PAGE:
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This study forms an ambitious attempt to combine a variety of complex analytical frameworks with a new rhetorical critical model for examining the morality of popular film. It makes for a dense and sometimes frustrating read, but Annalee Ward’s self-aware willingness to acknowledge both the boundaries of her research and the difficulty of much of its theoretical apparatus is engaging. Ward summons an impressive, provocative array of cultural theorists to substantiate her key argument: that Disney animated features transmit mixed moral messages to children, and must be therefore approached with caution as value-transmitters.
The selection of films itself is somewhat arbitrary, based on an under-formulated chronology. A broader spectrum of films across different decades might have yielded richer results. The rather pedestrian chapter structure of film-by-film analysis suggests that a thematic approach, such as chapters on music, imagery, and myth, might have been more powerful. Ward is also more perceptive on some films than others: she has much more to say about Pocahontas, with its problematic treatment of the colonial encounter, than about Hercules, a puzzling combination of Greek mythology and American celebrity culture. Ward’s relation of Aristotelian theory to Hercules is also less successful than her useful application of the Confucian heritage in the chapter on Mulan. Her discussion of Biblical references in The Lion King and Hercules is fascinating and original–one of the book’s highlights.
Though it is no doubt incredibly difficult to get hold of Disney film stills, the lack of illustration is a weakness. At times it borders on inexcusable, as in a lengthy discussion of Pocahontas’s physical charms, when we must take for granted the assertion that she has an ‘unrealistic figure,’ which ‘reveals a male fantasy.’ The suggestion that Pocahontas is a ‘male fantasy’ also foregrounds the key problem of determining audience in a study such as this. Though it is at times asserted that the audience is young children, there is an elision between the target audience and the actual audience, with no statistical analysis to determine the latter. Another problem rests on the summoning of film critics’ responses to the films. Though sporadically useful, it is also rather lazy to simply accumulate and list a range of responses to each film, pro and con. At points like these, Mouse Morality reads like an unaltered doctoral thesis.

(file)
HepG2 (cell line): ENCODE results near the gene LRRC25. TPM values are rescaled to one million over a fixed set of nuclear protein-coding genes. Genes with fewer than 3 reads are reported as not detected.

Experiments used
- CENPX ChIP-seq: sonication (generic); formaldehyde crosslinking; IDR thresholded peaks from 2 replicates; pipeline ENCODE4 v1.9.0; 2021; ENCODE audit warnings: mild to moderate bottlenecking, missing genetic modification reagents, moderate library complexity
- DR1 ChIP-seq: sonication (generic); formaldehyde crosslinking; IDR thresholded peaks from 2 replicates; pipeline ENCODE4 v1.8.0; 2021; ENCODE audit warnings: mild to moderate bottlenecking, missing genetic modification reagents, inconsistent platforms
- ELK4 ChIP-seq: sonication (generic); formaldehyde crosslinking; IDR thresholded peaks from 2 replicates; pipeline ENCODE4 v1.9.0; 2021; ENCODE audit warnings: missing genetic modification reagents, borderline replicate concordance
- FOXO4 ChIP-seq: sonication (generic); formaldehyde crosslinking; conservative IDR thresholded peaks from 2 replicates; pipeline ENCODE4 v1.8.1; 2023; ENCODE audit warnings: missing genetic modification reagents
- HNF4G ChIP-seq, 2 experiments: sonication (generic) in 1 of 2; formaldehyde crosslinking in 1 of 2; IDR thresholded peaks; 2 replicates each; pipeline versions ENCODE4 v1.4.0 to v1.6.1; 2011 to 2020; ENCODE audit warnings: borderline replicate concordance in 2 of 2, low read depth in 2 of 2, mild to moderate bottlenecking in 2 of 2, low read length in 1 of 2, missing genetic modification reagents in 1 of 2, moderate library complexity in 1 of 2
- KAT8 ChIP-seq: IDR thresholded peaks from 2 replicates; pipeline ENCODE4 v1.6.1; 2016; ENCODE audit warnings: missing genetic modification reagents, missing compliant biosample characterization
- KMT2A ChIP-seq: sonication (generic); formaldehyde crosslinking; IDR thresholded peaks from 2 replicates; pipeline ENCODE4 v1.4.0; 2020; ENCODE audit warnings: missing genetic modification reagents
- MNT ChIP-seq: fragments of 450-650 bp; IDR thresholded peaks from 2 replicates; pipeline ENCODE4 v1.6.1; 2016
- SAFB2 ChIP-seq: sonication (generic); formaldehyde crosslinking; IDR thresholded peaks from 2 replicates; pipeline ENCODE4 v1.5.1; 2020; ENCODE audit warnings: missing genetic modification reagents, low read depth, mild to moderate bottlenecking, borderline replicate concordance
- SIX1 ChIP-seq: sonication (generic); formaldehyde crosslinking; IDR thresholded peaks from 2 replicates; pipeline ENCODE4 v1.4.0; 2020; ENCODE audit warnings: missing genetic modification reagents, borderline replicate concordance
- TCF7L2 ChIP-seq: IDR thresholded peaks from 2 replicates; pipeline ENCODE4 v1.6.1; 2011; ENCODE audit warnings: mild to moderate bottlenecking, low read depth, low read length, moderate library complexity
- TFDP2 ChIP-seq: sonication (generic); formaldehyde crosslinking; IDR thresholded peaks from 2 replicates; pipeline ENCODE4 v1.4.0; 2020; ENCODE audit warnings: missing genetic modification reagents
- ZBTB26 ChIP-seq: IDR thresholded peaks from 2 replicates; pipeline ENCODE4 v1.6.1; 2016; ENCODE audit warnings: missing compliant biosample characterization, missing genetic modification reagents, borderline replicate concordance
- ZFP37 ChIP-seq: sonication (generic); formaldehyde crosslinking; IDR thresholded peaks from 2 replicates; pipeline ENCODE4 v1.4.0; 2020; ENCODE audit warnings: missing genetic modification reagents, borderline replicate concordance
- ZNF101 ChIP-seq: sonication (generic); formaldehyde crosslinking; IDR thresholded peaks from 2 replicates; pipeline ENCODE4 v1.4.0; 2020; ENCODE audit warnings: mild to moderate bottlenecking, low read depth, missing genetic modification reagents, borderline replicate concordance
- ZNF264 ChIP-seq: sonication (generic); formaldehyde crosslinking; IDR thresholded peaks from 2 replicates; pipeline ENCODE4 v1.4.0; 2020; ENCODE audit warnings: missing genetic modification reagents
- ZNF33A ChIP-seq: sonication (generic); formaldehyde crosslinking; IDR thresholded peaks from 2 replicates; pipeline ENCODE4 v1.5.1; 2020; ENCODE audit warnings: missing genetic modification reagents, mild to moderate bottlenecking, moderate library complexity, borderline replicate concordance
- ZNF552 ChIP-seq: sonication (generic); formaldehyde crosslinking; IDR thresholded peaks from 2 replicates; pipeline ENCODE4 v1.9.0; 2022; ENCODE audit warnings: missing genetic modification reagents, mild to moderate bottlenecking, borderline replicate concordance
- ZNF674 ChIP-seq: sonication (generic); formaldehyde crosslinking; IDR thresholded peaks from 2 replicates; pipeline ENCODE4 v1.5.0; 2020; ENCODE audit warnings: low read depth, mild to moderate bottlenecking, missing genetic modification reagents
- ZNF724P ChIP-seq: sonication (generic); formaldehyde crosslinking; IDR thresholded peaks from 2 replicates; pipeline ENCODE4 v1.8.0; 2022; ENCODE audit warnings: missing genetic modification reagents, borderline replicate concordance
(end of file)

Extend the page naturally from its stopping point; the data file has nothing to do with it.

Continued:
Ward seems to find Disney’s assumption of a pedagogical role suspect, yet nevertheless expects Disney at other points to assume exactly that role, and she critiques it for sending out mixed moral messages. For example, she claims that ‘teaching children to think for themselves is valuable, but to teach that concept without also teaching respect and obedience for authority could lead to problems.’ The root of Ward’s concern about Disney’s influence on young minds is that it is a commercially driven organization, and one that provides entertainment rather than instruction, but she herself appears to have a mixed attitude to the corporation’s undeniably massive global influence.
Though no-one could claim that this book is under-researched, David Marshall’s full-length studies on celebrity and Richard Finkelstein’s important recent essay, ‘Disney Cites Shakespeare’, in Christy Desmet and Robert Sawyer’s 1999 book Shakespeare and Appropriation, would be useful additions to the bibliography, respectively relevant to Ward’s treatment of celebrity in Hercules and her critique of pedagogy and the problem of Disney’s literary adaptation.
Generally Ward adopts an admirably measured tone towards the dissemination of Disney’s moral messages. The implicit messages of Disney’s animated films, lampooned with such merciless efficiency in the South Park movie, are here granted a more generous and scholarly reading, one which acknowledges their beneficial power as well as the necessity of combining children’s enjoyment of them with alternative value systems at home and school.
– Emma French